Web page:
The Danish Girl
The Danish Girl lacks an immediacy and vibrancy, as well as a genuine sense of emotional connection.
“There’s nothing the matter with you. You’re alive, and sick and living in New York -- like 8 million other people.”
These words of encouragement may not resemble a new day a-dawning, but by the time they arrive near the end of “Outrageous!” they carry a certain poignant significance. They're spoken to a frightened schizophrenic girl by her best friend in the world, who is a drag queen. And then, in what wouldn't have passed for a happy ending in Hollywood's golden age but will have to do these days, they hit the dance floor together in a gay disco.
Almost any description of “Outrageous!” makes it sound like a sensational exploitation film but that's exactly what it isn't. It's a bittersweet, endearing, sometimes funny little slice of life, and when you describe it as the story of a friendship between a transvestite and a schizophrenic, you have to add that they're loyal and human and deserve one another.
The movie was shot last winter in Toronto and New York and debuted in the marketplace of the Cannes Film Festival last May. The title and the subject matter made it sound like this year's contender for the Andy Warhol prize, but the movie itself was something else again: a low-budget, rough-edged effort, yes, but with warmth and sincerity and two very engaging performances.
The performances were by Craig Russell, who has been a professional female impersonator for five years, and Hollis McLaren, a Canadian actress who was in no fewer than four other Canadian films this year at Cannes. Because they bring convincing dimensions to their characters, the movie isn't the soap opera it could have been. It knows something about human nature.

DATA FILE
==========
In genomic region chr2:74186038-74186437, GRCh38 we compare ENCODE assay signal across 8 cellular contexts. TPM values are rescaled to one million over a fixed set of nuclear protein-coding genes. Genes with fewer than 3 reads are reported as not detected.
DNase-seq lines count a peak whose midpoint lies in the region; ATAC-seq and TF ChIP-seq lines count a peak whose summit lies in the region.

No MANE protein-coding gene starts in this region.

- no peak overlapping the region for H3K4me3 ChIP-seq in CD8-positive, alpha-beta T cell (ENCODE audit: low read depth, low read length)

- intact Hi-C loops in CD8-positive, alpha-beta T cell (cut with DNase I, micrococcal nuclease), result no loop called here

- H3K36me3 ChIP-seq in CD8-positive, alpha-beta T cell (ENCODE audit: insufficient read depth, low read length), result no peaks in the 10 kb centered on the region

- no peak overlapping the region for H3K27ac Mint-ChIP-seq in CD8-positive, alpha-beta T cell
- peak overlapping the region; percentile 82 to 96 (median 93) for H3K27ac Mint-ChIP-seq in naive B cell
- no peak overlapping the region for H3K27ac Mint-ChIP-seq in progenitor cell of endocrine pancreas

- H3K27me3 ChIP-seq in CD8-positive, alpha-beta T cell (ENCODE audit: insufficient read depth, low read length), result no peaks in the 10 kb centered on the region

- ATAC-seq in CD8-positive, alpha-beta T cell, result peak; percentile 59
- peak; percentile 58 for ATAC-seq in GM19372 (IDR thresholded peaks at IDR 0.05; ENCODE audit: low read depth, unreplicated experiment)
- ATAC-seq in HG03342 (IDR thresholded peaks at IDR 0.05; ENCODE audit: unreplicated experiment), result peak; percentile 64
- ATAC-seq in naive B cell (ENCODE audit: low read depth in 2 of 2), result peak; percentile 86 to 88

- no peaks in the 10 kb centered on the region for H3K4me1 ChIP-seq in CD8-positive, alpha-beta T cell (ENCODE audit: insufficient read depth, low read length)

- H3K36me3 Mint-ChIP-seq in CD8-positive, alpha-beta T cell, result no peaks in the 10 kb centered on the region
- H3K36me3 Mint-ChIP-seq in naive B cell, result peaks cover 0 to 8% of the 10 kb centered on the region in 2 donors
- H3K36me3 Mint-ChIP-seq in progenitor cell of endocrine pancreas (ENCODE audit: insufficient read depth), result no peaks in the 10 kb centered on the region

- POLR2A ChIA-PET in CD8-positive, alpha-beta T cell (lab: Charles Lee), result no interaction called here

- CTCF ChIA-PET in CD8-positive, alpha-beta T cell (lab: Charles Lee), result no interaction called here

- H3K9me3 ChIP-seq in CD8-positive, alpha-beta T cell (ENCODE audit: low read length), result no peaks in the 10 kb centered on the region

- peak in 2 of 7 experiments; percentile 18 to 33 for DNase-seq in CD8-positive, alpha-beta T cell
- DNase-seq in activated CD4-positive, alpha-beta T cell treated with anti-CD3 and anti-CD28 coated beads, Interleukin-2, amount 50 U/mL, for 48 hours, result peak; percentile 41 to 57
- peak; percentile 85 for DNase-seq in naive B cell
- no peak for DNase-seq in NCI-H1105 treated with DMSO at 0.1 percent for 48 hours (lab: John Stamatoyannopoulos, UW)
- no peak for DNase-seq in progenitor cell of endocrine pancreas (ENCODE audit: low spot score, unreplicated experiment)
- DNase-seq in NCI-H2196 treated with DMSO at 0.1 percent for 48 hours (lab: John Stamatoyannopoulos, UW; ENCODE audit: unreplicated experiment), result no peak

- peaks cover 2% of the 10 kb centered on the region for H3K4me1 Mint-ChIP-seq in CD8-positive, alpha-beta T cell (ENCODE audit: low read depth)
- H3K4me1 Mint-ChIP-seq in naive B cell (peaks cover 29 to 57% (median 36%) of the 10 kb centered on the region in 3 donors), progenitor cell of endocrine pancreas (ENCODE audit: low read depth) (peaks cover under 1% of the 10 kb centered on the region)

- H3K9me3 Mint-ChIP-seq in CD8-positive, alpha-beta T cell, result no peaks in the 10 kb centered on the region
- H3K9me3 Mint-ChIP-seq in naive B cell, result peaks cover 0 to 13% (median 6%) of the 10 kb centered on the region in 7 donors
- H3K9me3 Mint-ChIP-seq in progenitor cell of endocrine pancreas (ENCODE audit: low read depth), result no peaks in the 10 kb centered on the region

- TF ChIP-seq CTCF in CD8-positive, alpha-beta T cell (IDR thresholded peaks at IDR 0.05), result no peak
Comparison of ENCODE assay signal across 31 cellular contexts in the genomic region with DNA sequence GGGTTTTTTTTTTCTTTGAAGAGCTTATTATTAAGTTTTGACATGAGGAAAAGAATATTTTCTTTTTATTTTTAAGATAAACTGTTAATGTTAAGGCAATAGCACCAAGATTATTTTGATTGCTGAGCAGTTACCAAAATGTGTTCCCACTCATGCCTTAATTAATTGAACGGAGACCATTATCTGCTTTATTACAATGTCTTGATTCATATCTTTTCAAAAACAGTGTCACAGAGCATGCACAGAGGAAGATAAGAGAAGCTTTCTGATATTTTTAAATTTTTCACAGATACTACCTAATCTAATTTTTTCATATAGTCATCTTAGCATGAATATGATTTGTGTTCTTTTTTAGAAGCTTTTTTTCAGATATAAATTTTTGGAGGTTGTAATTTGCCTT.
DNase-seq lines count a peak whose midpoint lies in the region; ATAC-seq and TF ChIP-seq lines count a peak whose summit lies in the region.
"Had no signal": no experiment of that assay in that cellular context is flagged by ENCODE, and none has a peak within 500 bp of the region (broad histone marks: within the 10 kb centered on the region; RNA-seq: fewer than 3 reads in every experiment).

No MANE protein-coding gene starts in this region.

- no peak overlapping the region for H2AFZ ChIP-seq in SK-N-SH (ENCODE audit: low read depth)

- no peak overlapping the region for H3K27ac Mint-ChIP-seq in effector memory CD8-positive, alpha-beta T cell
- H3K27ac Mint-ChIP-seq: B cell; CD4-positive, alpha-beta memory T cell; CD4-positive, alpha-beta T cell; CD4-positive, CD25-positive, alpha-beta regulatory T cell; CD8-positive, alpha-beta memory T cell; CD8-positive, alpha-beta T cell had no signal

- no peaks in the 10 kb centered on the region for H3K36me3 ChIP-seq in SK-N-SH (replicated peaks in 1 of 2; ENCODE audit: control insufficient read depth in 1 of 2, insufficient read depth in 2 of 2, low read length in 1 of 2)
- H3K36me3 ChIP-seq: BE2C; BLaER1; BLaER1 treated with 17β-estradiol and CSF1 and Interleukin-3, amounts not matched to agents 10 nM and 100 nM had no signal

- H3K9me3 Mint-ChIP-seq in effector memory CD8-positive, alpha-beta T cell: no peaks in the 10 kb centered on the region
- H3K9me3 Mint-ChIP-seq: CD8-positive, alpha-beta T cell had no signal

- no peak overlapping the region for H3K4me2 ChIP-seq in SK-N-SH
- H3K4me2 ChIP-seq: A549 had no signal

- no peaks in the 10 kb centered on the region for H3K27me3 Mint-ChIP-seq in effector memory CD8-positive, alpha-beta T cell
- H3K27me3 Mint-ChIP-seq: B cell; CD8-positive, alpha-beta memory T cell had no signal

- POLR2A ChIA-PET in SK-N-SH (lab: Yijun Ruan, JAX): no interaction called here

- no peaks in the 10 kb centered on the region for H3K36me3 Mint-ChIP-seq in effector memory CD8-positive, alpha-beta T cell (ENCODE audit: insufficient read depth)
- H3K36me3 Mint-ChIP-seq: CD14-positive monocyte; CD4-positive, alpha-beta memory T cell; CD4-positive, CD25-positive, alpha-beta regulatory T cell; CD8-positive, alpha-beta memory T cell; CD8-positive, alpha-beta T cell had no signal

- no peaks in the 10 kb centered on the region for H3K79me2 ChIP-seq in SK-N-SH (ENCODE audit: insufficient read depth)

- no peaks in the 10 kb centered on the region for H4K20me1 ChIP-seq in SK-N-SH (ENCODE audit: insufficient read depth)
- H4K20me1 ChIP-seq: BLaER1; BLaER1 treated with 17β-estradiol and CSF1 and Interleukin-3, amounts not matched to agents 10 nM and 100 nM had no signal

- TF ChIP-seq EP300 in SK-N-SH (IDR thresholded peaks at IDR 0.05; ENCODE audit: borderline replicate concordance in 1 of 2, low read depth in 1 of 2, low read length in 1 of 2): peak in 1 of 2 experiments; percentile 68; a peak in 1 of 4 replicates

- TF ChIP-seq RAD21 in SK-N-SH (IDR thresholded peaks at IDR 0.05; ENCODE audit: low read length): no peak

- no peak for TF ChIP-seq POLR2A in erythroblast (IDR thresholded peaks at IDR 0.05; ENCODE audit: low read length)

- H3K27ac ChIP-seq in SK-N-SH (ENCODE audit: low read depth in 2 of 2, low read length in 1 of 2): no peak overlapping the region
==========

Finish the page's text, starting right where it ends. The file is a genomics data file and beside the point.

Russell plays a Toronto hairdresser who's trying to get up the courage to support himself as a female impersonator. Miss McLaren, who's haunted by night mares of a “bonecrusher” out to destroy her, leaves a mental hospital and comes to live with him. They both have less than triumphant sex lives (she finds taxi drivers irresistible; his drag orientation turns off mainstream gays). But they care for one another.
This basic relationship is played as counterpoint to the gradual success of Russell's nightclub act, and problems during Miss McLaren’s pregnancy (the responsibility of either a Checker driver or an independent; we're not sure). And all of this material would come across as relentlessly maudlin melodrama if McLaren and Russell weren't engaging performers and if the movie didn't have a resilient sense of humor.
The humor comes mostly from Russell, who throws in one-liners, asides and exit lines and is funny (and sometimes uncannily accurate) onstage in his impressions of such as Streisand, Channing, Garland, Dietrich and Peggy Lee. There are engaging walk-ons, too -- like the gay taxi driver who turns out to be a former William Morris agent and takes over Russell's career; and Russell's friend, who determines to attend a drag ball dressed as the stewardess played by Karen Black in “Airport ‘75” (“I mean, how many Zsa Zsa Gabors can you have in a room?”).
The movie makes its points too heavily toward the end, where the girl's miscarriage is intercut with Russell's successful New York debut. But even here the performances rescue the movie; Russell's act is intrinsically entertaining enough, and Miss McLaren's despair is convincing enough, that we forgive the lack of a subtler touch in the writing and direction. I suppose the nicest thing about “Outrageous!,” finally, is that it isn't so outrageous after all.
* * * *
A selection of Craig Russell clips from "Outrageous!" can be found on YouTube:
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